Abstract 1820: First Clinical Experience with the Chronicle® Implantable Hemodynamic Monitor in Patients on the Heart Transplant Waiting List
Background: The vast majority of heart transplants is currently performed in patients who need intensive care for hemodynamic compromise. Consequently waiting time on the elective list has increased. Close monitoring of patients waiting at home now becomes a pivotal task in order to identify those who deteriorate.
Methods Since October 2005 we implanted a Chronicle® implantable hemodynamic monitor in 10 patients waiting for a heart transplant (all male, 54.7±7.8 years, NYHA 3.3 ± 0.3, LVEF 20.3±7.7%). The device is implanted like a pacemaker and includes a pressure sensor lead which is positioned in the right ventricular outflow tract. This allows the continuous measurement of intracardiac pressure, heart rate and activity. The data are transmitted weekly by the patient with a remote monitor device to a central computer which delivers the data to the clinician via internet.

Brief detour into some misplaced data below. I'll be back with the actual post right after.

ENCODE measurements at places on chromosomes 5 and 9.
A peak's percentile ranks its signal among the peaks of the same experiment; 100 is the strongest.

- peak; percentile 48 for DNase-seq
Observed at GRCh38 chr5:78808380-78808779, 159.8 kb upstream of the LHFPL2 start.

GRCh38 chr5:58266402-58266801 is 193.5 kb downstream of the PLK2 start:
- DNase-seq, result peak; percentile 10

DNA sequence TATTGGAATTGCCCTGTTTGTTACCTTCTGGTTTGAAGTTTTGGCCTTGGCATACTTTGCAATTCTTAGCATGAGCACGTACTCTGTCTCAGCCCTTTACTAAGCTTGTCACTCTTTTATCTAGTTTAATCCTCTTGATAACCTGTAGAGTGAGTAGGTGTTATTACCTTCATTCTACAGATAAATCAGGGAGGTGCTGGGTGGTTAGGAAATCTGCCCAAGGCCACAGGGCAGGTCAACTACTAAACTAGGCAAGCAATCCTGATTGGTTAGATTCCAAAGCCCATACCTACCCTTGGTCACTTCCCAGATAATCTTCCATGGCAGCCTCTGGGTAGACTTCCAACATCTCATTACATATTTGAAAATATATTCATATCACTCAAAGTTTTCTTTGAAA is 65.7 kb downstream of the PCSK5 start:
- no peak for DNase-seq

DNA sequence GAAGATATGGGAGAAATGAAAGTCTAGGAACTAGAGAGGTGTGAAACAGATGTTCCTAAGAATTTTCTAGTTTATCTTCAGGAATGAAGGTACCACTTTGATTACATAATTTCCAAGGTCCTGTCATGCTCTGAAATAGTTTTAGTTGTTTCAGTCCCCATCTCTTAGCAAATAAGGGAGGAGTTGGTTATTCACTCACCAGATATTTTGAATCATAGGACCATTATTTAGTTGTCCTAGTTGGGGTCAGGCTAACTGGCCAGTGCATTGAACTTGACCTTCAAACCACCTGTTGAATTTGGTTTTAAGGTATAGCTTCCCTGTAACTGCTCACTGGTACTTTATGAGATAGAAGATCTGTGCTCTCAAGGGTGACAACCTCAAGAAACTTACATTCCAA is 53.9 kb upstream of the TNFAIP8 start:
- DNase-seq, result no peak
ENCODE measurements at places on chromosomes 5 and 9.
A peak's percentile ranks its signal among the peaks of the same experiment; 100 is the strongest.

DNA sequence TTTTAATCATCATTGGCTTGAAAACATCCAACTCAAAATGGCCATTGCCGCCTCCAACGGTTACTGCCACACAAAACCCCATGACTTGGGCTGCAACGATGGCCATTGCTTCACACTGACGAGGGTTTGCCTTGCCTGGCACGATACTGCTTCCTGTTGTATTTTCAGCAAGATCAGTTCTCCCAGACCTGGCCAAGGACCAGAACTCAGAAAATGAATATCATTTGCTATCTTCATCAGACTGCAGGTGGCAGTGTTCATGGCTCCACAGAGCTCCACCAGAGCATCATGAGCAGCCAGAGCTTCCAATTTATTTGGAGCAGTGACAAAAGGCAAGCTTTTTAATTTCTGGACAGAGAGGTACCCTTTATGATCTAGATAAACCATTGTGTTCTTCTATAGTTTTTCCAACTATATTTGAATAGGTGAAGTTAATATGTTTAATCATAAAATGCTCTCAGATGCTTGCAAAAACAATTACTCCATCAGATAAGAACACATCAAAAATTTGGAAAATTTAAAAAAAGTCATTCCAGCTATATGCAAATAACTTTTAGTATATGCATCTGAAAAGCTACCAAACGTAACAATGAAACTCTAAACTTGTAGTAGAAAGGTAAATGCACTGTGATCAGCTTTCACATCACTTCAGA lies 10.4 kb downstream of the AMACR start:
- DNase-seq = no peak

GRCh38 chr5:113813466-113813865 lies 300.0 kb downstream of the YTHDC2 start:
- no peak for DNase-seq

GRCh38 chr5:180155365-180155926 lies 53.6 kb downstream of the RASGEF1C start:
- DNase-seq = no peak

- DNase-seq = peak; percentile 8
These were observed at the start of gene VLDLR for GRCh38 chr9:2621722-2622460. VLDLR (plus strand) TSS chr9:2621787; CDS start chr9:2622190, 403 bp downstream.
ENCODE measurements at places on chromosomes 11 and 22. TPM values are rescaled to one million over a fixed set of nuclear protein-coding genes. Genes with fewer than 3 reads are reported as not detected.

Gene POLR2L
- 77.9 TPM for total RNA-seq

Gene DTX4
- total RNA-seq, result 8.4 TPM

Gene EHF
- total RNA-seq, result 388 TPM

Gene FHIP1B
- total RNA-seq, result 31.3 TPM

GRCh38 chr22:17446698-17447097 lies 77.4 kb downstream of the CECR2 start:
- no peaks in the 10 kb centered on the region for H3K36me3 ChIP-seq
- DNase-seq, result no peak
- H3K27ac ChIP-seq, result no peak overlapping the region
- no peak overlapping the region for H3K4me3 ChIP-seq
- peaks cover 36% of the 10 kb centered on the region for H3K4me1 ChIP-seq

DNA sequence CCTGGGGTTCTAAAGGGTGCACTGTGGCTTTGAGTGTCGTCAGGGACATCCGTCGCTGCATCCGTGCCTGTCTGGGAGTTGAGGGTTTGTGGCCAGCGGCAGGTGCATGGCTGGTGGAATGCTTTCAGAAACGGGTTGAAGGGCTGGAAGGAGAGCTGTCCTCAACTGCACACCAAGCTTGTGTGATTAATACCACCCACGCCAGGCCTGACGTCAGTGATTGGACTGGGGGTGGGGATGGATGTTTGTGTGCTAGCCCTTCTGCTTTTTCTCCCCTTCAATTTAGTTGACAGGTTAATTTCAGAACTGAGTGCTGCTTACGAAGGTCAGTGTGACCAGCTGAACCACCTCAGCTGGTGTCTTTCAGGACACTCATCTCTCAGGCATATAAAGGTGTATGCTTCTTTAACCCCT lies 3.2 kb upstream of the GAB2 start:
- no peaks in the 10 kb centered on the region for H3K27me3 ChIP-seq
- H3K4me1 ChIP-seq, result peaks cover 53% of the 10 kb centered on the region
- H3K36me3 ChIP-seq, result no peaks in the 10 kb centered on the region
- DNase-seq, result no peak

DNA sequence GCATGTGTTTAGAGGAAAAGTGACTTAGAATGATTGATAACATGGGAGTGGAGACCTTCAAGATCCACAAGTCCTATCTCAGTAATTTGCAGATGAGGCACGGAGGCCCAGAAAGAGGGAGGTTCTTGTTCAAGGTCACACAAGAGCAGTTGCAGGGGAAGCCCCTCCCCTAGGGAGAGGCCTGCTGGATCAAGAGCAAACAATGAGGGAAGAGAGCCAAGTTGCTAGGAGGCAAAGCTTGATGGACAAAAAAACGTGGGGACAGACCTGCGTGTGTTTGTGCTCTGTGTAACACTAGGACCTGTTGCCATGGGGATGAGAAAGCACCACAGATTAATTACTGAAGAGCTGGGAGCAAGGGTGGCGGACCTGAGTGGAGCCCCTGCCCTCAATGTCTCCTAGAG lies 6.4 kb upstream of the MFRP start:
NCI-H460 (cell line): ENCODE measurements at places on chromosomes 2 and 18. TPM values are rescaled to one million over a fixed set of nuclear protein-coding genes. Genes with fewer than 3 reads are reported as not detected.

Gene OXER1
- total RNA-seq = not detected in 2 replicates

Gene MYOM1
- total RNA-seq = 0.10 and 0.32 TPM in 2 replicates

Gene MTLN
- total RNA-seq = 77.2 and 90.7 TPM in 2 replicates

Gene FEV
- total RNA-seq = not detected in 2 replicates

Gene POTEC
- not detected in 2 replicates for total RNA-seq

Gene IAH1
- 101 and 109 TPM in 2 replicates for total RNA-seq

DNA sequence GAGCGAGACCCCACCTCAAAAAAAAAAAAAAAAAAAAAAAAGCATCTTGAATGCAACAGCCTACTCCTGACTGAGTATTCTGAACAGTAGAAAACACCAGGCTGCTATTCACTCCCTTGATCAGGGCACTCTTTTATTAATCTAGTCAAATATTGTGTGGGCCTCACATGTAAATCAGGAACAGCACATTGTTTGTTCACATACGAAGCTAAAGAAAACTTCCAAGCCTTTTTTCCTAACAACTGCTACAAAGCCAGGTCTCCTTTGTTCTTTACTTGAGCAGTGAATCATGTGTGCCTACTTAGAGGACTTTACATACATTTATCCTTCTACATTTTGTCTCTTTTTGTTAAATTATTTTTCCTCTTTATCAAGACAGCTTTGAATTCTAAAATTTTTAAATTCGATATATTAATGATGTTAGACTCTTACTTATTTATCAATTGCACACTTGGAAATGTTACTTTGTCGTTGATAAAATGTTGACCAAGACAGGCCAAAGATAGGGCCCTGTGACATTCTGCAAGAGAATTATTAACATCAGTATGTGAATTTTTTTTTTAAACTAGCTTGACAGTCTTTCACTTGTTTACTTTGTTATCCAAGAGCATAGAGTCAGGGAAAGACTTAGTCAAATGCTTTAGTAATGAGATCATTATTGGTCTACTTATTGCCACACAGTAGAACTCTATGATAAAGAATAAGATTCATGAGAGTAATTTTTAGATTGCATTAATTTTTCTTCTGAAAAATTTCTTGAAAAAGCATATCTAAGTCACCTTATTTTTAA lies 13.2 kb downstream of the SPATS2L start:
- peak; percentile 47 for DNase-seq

Results There were no perioperative complications. Weekly transmissions by the patients could be performed in all cases. Medication was adjusted according to a pressure increase in 3 patients. During follow-up (maximum 7 months) one patient showed two episodes of cardiac decompensation and one episode of ventricular tachycardia with a critical decrease of ventricular pressures. He was consequently admitted to the hospital for intensive care and accepted for high urgent listing.
Conclusion The Chronicle® is easy to implant and allows a remote but close invasive monitoring of patients on the heart transplant waiting list. It appears to be an ideal tool to identify patients who are at risk of acute hemodynamic decompensation.